It was the biggest mass killing in the city's history. But that doesn't begin to tell the story of what happened that night in West Philadelphia.
Among Long's childhood friends was George Porter, whom he met when they were seven or eight. A few years later, both boys befriended CJ Helton, who'd moved back to the projects with his mother.
They all went to the same elementary school.
Across the street from the house where the murders took place, Martha Washington School was where the neighborhood children bonded.
Shawn Crews--the dealer who met with the four alleged gunmen just minutes before the Lex Street shootings--went to school there with Guy Long's older sister.
They did what most children do. They played sports, fought with each other, went to the movies.
"And fixed bikes," Andrea Watson says. "They could take a bike apart and put it together from scratch."
"We grew up like regular little kids," says Randolph Henry, 19, an aspiring rapper who spent his childhood in the projects with Porter, Helton and Long. "We just had that shit around us and it never went nowhere."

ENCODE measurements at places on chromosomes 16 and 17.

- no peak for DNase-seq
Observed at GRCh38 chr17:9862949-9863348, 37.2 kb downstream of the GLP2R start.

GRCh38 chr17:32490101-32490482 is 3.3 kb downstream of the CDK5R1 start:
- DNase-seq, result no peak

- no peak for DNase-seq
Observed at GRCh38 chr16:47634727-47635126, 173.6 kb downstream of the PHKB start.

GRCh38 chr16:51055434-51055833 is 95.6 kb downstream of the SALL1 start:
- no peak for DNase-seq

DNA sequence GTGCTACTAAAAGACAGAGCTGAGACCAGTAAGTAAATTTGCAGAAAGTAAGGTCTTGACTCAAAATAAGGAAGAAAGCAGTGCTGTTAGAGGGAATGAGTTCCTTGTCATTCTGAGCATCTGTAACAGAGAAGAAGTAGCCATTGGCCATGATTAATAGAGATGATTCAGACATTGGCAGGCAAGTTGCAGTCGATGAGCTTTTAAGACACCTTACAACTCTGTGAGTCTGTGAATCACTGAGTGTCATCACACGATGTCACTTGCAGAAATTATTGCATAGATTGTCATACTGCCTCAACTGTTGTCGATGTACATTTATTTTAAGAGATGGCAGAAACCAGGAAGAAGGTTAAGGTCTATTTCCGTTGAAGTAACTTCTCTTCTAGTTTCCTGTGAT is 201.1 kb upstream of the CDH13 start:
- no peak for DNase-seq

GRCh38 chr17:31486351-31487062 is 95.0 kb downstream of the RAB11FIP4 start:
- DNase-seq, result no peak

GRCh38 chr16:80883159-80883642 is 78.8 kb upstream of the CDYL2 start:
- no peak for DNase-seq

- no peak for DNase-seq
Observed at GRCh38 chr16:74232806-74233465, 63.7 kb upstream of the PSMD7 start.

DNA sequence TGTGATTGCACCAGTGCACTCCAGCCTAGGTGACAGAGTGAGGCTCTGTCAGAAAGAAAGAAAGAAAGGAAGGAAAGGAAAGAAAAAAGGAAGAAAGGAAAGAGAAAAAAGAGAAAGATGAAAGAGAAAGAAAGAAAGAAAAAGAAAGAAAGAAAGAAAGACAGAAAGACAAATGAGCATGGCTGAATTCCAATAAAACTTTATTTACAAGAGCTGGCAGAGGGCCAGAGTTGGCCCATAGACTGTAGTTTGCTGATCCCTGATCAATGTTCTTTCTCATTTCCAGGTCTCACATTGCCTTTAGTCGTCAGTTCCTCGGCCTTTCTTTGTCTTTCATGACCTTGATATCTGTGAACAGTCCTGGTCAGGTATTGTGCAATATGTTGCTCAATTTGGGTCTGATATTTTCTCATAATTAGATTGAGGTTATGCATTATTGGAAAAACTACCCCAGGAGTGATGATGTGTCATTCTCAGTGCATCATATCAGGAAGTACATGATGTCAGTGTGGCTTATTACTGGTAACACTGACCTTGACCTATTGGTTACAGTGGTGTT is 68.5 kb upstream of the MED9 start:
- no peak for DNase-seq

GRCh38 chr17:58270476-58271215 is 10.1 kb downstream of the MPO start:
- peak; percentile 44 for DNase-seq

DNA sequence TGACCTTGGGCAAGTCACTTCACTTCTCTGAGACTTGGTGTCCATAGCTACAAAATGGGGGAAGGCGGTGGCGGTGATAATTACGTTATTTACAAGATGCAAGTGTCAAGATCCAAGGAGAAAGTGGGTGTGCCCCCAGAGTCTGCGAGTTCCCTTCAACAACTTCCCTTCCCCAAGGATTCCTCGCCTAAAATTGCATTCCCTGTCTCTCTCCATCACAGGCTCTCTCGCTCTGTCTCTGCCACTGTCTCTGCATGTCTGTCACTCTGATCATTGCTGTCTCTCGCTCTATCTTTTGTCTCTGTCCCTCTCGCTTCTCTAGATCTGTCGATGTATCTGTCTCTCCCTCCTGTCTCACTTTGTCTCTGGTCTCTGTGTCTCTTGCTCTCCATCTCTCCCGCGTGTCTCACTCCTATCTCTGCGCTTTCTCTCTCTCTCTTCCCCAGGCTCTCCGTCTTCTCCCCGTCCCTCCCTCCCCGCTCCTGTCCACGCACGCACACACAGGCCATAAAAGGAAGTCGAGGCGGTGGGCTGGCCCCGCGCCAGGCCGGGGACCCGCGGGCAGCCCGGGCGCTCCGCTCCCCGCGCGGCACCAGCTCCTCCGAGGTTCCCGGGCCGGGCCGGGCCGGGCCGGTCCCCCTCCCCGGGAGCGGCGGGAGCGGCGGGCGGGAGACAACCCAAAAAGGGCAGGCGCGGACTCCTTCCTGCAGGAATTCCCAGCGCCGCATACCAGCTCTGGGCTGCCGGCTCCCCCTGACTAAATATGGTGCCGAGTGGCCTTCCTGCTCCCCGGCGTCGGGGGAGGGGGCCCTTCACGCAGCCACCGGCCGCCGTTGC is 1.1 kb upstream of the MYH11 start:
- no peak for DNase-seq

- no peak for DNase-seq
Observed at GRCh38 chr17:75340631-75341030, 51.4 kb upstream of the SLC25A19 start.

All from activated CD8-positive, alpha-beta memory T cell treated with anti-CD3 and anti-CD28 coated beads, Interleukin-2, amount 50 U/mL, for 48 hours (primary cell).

Some members of Helton's immediate family were drug users. At least one is now in recovery. Conyers says her son CJ didn't remember the drug use much. "If he was affected," she says, "he never showed me."
Guy Long's aunt, Yvette Long, and at least two other family members who asked not to be named, were addicted to crack.
Conyers and Watson say they did all they could to keep their children away from the drugs. For a time, it seemed to work.
Seated in her kitchen just weeks after her son's death, Andrea Watson vacillates between laughter and grief as she recalls her son's glib sense of humor and love for childhood games.
"They were all on the same baseball team," she says. "It was Maurice, CJ, Stunt, the little boy who lived around the corner. It was a crew, and they all played baseball, football or basketball."
One of Guy Long's trophies on his mother's mantelpiece is topped with a metallic baseball player poised to swing at a pitch.
"If he woulda continued on that road," she says, "it woulda probably been more trophies than that."
But as Guy Long and his friends moved away from sports and toward the streets, their lives changed.
"If you not playing some type of sport and you not good in school," says Randolph Henry, the aspiring rapper, "you gonna start dibblin' and dabblin'."
Guy Long's life with drugs began the way it ended--with a blunt.
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